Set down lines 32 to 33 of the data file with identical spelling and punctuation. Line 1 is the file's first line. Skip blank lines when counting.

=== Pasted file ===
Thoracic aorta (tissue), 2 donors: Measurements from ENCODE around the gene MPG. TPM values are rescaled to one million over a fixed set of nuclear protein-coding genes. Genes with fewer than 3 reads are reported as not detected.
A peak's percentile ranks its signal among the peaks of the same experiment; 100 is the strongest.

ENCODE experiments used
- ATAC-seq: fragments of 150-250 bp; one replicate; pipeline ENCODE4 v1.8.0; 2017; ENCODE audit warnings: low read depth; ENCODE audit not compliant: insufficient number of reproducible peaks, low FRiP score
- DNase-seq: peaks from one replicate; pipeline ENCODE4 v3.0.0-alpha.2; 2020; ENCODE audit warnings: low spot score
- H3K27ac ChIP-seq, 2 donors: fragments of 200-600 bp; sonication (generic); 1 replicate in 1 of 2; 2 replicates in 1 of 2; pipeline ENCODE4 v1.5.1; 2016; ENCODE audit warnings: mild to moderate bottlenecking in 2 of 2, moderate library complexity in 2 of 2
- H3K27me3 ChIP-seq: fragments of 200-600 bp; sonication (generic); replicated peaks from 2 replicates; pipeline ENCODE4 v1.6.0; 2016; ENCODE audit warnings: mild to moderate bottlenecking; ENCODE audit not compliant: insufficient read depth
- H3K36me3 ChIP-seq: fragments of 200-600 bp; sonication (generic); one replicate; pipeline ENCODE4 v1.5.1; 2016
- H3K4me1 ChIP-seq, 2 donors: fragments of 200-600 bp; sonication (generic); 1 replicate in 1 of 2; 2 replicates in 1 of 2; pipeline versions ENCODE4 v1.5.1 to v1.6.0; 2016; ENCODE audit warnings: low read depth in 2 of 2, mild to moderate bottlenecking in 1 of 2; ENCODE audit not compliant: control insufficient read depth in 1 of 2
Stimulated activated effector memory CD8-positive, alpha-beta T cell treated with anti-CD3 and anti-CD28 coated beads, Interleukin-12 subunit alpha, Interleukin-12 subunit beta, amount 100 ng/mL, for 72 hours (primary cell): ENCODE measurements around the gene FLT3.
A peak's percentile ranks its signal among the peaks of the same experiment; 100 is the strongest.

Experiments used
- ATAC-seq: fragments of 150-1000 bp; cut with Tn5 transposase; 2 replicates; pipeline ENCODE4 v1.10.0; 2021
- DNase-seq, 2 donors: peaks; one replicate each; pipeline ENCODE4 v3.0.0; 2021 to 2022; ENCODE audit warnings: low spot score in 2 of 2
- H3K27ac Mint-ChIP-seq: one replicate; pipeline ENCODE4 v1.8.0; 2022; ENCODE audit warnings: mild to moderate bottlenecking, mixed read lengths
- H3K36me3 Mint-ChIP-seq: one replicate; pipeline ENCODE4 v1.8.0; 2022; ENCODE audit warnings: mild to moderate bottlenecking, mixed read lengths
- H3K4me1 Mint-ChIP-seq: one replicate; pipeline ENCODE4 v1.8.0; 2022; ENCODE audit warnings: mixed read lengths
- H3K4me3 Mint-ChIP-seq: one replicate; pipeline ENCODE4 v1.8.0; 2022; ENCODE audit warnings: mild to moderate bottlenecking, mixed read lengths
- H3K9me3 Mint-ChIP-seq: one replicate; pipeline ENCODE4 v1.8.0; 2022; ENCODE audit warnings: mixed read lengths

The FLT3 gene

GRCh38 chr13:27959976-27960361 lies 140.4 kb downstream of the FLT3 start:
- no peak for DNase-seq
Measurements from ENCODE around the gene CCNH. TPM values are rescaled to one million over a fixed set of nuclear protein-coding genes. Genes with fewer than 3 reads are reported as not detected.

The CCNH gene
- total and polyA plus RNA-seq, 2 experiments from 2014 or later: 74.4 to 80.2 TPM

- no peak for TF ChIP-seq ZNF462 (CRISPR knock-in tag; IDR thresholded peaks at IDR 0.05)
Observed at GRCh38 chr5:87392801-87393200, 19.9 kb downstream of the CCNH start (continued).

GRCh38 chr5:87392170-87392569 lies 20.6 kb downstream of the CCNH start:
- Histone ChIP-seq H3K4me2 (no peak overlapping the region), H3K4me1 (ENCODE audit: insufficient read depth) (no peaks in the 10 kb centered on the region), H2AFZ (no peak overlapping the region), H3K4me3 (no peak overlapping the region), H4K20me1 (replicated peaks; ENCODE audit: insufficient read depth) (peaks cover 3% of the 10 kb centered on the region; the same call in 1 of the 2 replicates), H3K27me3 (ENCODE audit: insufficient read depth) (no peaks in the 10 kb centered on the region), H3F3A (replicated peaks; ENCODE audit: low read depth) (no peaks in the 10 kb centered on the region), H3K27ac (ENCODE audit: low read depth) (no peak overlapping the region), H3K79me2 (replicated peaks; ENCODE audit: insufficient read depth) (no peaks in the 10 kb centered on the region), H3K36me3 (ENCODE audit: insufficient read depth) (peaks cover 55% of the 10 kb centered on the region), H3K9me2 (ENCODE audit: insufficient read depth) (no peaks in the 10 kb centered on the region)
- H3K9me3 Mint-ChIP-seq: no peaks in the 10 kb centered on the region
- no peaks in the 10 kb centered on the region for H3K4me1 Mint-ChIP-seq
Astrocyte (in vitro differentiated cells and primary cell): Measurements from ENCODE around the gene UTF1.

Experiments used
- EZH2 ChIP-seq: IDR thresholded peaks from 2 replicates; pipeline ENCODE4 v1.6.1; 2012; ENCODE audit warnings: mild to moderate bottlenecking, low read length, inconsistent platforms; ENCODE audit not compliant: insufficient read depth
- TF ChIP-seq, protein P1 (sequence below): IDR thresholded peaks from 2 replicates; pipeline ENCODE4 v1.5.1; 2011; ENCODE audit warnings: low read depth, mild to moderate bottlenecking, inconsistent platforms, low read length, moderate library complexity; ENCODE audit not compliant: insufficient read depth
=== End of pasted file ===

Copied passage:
Astrocyte (in vitro differentiated cells and primary cell): Measurements from ENCODE around the gene UTF1.

Experiments used